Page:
Speakers will posted as confirmed.
Christopher Thurber, PhD
Board-Certified Clinical Psychologist
Dr. Christopher Thurber is devoted to educating leaders using innovative content that stirs thinking and compels action. A graduate of Harvard University and the University of California at Los Angeles, Chris has served as a psychologist and instructor at Phillips Exeter Academy since 1999.
An entrepreneur from a young age, Chris is the co-founder of ExpertOnlineTraining.com, the Internet’s most popular library of educational videos for youth leaders. He has been invited to deliver keynotes, contribute articles, and lead workshops at schools and camps on five continents. His award-winning preparatory resource for families, The Summer Camp Handbook, was recently translated into Mandarin to help launch the youth camp movement in China.
A proud father of two boys (Danilo, born 2002, and Sava, born 2004) Chris and his wife Simonida (a chemist and musician who grew up in Belgrade, Serbia) live in New Hampshire, in the northeast United States. You can learn more about Chris and access all of his articles, book chapters, videos, and podcasts on DrChrisThurber.com.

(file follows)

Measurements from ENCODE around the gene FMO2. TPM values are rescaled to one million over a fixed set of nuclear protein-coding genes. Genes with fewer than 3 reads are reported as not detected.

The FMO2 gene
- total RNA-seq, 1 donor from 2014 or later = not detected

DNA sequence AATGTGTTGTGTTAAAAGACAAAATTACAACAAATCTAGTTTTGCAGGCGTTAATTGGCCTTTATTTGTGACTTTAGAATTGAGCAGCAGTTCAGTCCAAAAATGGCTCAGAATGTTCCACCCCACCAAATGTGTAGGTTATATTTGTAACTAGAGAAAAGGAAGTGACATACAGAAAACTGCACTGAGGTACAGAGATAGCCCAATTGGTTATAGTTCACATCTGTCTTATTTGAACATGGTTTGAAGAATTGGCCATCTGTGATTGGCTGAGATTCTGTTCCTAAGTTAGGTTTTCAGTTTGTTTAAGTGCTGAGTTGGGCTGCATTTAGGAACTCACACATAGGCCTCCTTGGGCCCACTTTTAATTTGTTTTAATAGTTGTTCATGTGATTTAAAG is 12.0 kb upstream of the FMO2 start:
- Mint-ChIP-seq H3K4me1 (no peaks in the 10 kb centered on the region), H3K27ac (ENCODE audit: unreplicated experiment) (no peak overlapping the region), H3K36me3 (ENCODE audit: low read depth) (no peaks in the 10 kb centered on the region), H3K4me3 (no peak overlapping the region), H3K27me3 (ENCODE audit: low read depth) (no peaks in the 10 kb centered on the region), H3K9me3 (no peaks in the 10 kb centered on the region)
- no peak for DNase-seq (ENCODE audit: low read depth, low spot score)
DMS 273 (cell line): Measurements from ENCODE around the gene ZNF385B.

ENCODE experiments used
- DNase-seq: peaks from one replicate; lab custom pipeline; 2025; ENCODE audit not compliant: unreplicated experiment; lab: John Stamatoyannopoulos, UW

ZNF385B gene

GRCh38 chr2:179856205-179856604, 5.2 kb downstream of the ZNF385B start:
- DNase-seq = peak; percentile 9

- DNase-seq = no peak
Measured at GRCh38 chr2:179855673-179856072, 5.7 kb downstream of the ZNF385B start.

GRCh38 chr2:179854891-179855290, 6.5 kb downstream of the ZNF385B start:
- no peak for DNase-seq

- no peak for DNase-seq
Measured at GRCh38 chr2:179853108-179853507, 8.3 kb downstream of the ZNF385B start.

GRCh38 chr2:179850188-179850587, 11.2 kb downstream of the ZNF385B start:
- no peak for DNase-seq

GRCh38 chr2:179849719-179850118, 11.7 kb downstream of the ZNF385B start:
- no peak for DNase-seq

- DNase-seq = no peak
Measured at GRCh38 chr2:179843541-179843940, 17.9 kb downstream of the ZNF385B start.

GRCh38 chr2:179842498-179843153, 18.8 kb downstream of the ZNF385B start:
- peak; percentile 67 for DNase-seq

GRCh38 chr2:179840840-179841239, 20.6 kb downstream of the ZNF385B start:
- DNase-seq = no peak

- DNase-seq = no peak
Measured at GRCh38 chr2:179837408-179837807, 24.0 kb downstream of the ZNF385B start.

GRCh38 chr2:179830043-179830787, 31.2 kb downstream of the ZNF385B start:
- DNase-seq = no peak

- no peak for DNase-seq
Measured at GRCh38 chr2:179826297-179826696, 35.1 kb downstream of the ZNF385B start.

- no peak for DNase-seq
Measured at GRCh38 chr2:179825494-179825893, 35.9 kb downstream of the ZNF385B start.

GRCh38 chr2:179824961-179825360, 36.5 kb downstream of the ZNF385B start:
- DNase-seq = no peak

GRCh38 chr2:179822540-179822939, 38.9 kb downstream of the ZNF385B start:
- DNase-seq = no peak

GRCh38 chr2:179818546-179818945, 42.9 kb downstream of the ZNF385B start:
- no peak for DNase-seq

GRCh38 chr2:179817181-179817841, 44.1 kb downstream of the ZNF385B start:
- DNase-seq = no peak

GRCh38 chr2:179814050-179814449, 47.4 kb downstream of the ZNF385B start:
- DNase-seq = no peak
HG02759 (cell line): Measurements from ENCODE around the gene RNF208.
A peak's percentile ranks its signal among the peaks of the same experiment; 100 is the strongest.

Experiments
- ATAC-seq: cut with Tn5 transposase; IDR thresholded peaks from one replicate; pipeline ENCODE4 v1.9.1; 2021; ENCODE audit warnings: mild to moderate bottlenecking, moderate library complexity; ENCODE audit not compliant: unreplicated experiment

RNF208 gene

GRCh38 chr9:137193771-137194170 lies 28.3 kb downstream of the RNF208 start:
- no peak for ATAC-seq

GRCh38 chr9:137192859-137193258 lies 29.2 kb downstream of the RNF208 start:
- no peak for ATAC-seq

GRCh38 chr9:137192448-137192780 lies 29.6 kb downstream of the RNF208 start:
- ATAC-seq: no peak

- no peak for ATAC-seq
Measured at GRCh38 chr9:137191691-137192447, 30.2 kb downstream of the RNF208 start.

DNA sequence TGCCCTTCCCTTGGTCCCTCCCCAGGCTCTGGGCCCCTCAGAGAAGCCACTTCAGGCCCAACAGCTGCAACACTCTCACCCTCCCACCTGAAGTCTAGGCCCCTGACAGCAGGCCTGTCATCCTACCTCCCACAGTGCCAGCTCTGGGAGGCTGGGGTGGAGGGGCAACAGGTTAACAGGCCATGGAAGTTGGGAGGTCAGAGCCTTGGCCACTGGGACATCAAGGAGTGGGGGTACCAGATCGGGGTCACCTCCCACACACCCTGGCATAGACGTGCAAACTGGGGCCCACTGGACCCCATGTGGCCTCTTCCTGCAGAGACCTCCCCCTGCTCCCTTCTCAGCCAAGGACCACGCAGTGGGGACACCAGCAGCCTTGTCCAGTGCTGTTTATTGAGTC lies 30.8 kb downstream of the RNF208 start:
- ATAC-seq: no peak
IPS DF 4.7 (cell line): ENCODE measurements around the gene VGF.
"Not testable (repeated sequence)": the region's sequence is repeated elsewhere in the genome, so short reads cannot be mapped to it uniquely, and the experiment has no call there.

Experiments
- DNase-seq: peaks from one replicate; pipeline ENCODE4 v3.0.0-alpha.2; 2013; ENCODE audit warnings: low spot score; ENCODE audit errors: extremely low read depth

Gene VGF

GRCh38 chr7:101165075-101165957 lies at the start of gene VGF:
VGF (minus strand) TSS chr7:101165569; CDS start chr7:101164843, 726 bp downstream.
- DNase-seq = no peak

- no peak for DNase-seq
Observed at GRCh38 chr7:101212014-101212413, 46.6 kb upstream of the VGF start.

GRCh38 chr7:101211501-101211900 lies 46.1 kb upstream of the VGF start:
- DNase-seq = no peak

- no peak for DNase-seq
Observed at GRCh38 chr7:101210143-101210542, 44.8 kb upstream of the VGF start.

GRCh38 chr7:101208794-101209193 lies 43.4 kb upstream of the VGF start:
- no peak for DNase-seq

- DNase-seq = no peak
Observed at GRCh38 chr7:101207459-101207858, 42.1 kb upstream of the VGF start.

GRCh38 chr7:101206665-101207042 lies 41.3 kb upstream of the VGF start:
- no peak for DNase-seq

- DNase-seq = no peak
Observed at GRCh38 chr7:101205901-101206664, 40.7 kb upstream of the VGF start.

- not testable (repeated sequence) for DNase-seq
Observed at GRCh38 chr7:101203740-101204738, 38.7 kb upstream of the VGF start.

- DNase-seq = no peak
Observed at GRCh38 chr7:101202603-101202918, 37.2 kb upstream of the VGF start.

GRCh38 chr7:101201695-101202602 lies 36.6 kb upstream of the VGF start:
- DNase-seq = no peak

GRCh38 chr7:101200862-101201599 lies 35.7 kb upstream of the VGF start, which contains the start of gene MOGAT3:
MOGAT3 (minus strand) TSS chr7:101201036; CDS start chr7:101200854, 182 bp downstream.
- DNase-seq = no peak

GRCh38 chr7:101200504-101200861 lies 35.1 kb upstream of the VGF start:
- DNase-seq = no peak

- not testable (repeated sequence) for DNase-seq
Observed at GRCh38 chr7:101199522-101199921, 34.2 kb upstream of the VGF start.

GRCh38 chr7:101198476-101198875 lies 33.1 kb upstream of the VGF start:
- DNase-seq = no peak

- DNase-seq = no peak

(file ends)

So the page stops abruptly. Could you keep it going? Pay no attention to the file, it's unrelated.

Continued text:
The two Keynotes to be delivered by Dr. Thurber are:
Kids Do Dumb Stuff
When I was 4, I stuck a toy car in an electrical socket. That was just the beginning of a developmentally normal trajectory of doing dumb stuff that peaked (I hope) in adolescence. Of course, we must distinguish between normal student shenanigans, behaviors that indicate trouble, and the mistakes that make us better people. The goal of this keynote is help educators and students make this distinction, embrace mistakes, and respond wisely. Faculty, staff, and students can all cultivate patience while they promote learning. Jaw-dropping stories are the prelude to healthy best practices.
XXX-Posed: Youth Development in the 21st Century
The world is no more or less violent or sexualized than it ever was, but young people’s exposure to this content is certainly greater than it ever was. Rape, racism, and murder are not a war away, they are a click away. The result is a cohort of campers who look sophisticated but feel vulnerable. Caring adults can and do set limits, such as drinking ages, ratings systems for movies and games, and even Internet filters. But ultimately, we need to be with children and teens as they emerge into adulthood. Learn how faculty and staff can guide development by providing wise context to students who don’t dare to admit they’re confused.